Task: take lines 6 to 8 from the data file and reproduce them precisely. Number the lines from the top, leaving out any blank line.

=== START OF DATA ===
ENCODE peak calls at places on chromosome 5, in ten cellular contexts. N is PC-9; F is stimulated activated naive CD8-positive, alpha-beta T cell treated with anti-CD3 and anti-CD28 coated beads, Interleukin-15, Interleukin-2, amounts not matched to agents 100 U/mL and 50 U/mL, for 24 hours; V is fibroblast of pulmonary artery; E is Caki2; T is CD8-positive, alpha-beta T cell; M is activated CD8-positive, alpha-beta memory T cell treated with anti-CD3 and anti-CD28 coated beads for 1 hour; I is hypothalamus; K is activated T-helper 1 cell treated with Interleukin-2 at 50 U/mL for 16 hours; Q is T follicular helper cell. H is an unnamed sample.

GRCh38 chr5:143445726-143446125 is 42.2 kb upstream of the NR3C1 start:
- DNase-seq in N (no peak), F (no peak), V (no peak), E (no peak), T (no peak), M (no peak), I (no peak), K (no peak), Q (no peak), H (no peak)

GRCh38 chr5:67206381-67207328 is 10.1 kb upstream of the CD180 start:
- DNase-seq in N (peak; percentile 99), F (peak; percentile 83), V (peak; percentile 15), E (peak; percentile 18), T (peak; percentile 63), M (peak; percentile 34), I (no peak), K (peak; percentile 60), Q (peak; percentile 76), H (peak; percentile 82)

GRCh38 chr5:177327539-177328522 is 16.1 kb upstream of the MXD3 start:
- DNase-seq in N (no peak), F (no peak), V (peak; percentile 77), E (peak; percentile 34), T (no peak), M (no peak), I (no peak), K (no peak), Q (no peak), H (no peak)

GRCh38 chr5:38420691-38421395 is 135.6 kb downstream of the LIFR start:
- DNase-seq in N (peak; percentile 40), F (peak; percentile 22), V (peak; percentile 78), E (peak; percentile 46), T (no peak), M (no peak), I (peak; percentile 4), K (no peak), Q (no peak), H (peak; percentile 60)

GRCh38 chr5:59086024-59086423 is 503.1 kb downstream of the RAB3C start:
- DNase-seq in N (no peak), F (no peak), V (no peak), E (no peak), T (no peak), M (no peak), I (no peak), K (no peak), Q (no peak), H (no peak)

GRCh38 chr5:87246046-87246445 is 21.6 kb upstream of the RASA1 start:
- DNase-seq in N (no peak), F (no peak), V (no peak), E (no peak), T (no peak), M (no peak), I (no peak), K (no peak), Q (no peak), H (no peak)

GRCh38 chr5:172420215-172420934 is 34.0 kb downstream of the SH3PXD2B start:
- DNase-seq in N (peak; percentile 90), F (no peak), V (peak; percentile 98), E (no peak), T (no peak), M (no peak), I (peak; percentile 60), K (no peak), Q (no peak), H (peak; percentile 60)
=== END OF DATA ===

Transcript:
GRCh38 chr5:177327539-177328522 is 16.1 kb upstream of the MXD3 start:
- DNase-seq in N (no peak), F (no peak), V (peak; percentile 77), E (peak; percentile 34), T (no peak), M (no peak), I (no peak), K (no peak), Q (no peak), H (no peak)

GRCh38 chr5:38420691-38421395 is 135.6 kb downstream of the LIFR start: